# nearest point on box, - Graphics

This is a discussion on nearest point on box, - Graphics ; I have found an algorithm for determining the nearest point in an AABB to a given point. The problem is the algorithm treats the AABB as a solid, so if a point is inside the box, the nearest point is ...

1. ## nearest point on box,

I have found an algorithm for determining the nearest point in an AABB to a
given point. The problem is the algorithm treats the AABB as a solid, so if
a point is inside the box, the nearest point is just that point.

I would like the nearest point to the AABB boundary for both inside and
outside points. Is there a way to do this other than 6 plane tests?

2. ## Re: nearest point on box,

> I would like the nearest point to the AABB boundary for both inside and
> outside points. Is there a way to do this other than 6 plane tests?

Why another way? Inside the box the smallest distance is measured
orthogonally from the axis aligned bounding planes and as such are very
fast to compute. Measure the distances, choose the plane to orthogonally
project to, and do it (just an assignment to one coordinate). If some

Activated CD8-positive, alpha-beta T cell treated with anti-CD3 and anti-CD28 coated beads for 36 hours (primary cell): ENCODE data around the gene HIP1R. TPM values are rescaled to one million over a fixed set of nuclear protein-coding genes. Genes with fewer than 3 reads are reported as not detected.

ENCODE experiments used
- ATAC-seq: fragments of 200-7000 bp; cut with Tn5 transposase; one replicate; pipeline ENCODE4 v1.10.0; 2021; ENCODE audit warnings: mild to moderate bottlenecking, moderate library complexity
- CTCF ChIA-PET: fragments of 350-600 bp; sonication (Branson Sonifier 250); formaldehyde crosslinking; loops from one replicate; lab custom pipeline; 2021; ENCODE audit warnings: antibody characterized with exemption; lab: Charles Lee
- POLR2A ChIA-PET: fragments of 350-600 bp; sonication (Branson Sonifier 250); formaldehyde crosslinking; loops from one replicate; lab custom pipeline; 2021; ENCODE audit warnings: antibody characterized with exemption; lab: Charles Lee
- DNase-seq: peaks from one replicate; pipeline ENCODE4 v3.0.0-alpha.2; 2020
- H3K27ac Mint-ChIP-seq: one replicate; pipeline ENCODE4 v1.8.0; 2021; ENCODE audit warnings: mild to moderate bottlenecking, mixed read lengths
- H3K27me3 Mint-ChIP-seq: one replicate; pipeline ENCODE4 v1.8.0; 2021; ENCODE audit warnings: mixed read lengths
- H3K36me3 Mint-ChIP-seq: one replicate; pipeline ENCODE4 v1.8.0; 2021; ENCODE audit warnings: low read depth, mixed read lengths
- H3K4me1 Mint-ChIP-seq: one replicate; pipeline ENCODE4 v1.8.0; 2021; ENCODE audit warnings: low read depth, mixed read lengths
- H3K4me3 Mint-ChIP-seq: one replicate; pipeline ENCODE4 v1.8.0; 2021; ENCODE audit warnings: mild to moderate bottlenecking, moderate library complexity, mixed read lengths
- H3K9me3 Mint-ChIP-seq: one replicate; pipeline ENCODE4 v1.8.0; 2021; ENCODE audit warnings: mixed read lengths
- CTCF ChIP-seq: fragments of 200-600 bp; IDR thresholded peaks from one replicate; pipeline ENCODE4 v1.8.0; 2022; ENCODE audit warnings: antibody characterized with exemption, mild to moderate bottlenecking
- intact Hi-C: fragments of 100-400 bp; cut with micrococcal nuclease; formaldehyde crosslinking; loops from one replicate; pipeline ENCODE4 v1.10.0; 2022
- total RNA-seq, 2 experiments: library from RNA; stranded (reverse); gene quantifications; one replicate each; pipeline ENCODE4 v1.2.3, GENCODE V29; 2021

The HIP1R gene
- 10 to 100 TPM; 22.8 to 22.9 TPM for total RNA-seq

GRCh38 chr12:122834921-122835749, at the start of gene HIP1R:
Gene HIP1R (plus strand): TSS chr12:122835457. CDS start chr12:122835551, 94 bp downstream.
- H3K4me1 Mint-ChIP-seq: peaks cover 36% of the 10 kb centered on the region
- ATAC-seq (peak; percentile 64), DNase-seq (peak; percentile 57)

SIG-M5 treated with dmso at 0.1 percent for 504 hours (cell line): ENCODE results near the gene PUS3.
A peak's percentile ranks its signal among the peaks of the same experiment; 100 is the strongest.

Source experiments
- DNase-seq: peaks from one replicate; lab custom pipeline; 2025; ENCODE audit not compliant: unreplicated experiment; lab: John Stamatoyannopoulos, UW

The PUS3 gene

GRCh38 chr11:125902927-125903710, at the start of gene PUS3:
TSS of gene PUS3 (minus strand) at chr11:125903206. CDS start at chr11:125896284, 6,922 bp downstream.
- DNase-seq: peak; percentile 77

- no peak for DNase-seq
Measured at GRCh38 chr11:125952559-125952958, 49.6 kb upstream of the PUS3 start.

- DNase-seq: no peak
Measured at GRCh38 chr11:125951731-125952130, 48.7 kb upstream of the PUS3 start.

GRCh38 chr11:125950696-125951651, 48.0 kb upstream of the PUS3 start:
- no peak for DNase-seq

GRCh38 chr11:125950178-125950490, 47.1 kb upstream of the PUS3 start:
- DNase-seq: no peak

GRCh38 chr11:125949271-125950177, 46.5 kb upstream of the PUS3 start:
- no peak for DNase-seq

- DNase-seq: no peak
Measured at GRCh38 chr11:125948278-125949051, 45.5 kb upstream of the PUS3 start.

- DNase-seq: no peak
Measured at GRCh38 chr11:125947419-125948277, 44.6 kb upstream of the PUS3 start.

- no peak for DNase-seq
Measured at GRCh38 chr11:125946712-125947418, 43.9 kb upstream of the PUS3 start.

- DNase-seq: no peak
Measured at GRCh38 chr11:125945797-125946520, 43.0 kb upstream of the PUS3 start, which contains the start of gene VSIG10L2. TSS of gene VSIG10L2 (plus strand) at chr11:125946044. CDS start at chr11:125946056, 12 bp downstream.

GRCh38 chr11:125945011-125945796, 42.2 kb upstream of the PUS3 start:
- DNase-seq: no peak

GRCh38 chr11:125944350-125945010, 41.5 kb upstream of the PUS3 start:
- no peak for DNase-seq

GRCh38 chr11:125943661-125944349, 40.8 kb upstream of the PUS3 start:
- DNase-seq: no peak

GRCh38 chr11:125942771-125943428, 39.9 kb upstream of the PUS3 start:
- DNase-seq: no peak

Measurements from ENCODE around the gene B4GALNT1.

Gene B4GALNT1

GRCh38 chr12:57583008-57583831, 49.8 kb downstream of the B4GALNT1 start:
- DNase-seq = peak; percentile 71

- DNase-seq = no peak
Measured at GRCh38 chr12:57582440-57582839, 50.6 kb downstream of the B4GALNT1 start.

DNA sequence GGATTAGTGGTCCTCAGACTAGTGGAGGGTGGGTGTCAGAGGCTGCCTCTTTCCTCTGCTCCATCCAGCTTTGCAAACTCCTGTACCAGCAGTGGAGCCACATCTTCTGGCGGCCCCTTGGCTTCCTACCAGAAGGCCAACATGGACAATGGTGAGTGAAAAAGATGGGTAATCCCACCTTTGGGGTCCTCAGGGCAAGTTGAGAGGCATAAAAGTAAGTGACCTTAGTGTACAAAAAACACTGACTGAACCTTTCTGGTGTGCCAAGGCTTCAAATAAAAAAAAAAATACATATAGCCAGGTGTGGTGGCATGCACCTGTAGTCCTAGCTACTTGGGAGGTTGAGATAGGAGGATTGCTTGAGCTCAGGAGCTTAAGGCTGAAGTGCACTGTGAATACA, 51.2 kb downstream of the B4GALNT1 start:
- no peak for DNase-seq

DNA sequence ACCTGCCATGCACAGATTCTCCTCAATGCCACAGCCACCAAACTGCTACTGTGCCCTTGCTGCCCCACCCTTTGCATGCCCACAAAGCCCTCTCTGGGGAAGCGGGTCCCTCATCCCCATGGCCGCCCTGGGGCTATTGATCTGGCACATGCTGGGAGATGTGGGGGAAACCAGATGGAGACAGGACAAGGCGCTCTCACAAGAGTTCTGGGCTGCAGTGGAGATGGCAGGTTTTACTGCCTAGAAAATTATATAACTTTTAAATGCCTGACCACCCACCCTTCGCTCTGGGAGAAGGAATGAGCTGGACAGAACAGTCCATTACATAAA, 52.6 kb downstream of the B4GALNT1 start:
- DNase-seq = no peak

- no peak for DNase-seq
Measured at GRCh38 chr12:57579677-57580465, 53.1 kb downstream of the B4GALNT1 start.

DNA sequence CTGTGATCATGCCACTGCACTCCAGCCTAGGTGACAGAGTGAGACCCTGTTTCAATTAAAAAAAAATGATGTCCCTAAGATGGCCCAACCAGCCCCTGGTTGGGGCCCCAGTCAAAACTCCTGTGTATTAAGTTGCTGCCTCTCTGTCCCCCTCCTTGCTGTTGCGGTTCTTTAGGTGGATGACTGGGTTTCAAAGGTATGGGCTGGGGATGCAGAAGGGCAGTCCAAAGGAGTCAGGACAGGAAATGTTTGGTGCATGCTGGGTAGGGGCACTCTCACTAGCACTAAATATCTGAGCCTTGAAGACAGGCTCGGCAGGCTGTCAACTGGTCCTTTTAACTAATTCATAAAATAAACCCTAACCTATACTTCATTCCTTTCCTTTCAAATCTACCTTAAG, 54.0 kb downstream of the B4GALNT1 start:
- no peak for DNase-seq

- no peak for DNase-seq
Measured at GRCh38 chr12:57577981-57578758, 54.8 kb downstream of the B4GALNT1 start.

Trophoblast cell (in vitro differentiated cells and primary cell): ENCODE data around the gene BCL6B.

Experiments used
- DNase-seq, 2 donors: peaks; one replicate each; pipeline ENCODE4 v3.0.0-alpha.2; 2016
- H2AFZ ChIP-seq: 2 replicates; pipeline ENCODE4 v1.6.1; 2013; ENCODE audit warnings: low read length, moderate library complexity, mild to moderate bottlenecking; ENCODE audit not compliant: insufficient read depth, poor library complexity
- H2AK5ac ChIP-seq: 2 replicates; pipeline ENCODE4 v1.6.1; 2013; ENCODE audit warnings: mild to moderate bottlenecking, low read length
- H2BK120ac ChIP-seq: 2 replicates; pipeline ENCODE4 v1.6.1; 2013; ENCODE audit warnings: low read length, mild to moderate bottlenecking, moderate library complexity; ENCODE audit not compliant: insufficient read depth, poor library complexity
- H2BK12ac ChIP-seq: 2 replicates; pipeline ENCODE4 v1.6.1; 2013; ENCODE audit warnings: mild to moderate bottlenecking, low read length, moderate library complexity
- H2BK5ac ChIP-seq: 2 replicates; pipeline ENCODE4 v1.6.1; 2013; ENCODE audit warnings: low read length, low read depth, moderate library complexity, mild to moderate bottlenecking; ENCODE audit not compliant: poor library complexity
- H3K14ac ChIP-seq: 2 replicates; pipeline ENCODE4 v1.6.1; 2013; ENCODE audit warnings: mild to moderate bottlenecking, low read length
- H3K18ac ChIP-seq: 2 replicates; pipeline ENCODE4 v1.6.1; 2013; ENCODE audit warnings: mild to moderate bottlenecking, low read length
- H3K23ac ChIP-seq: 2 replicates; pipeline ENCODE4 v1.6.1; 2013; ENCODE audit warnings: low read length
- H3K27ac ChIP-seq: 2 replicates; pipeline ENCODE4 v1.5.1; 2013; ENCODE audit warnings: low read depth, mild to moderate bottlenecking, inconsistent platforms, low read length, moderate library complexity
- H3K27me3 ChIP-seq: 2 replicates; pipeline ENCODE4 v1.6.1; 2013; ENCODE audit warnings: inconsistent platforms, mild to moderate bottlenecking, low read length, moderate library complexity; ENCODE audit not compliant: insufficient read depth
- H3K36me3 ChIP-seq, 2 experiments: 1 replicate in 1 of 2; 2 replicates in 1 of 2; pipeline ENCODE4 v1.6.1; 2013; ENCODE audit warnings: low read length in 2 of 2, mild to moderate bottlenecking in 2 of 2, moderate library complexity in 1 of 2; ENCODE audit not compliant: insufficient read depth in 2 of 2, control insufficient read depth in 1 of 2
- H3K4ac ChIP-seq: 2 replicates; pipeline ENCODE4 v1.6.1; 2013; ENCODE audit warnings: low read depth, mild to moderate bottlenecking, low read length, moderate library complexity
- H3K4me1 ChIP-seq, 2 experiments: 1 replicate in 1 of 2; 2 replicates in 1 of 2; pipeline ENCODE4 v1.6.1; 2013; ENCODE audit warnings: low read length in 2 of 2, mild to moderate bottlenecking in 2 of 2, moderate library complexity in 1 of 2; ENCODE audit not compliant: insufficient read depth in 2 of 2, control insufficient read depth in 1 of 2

distances are equal, consistently prefer other planes over the other.

Note the mapping is not continuous. Consider a unit cube [-2,2]^3 and
your point in (1,1,1). A small change in each coordinate makes the

It is piecewise-continuous, however, continuous in each octant.

--
Kalle Rutanen
http://kaba.hilvi.org

3. ## Re: nearest point on box,

vsgdp <hello@null.com> wrote:

> I would like the nearest point to the AABB boundary for both inside and
> outside points. Is there a way to do this other than 6 plane tests?

That depends on how strictly you interpret the term "plane test". For
an axis-aligned box, the plane tests simplify to single-coordinate
tests.

Next you can exploit the symmetry of an AABB to reduce the actual
number of tests a bit. Move your coordinate's origin to the center of
the box, and a pair of parallel planes can be tested in one shot. The
comparisons to run will be between box dimensions divided by two, and
the absolute difference between your point's coordinates and those of
the center of the box, e.g.:

abs(point.x - box.center.x) - box.size.x / 2

If this is zero, the query point is already on one of the yz-planes of
the box. If it's positive, the pointer is outside, so the closest
point will be somewhere on it. If it's negative, delay the decision
until you've seen all three comparisons.

If none of the comparisons found the point outside, it's on the
boundary or inside. If all returned negative values, it's inside. In
this case, you have to compare the three negative numbers among
themselves to find the smallest. That gives the direction to the
nearest border point.

--
Hans-Bernhard Broeker (broeker@physik.rwth-aachen.de)
Even if all the snow were burnt, ashes would remain.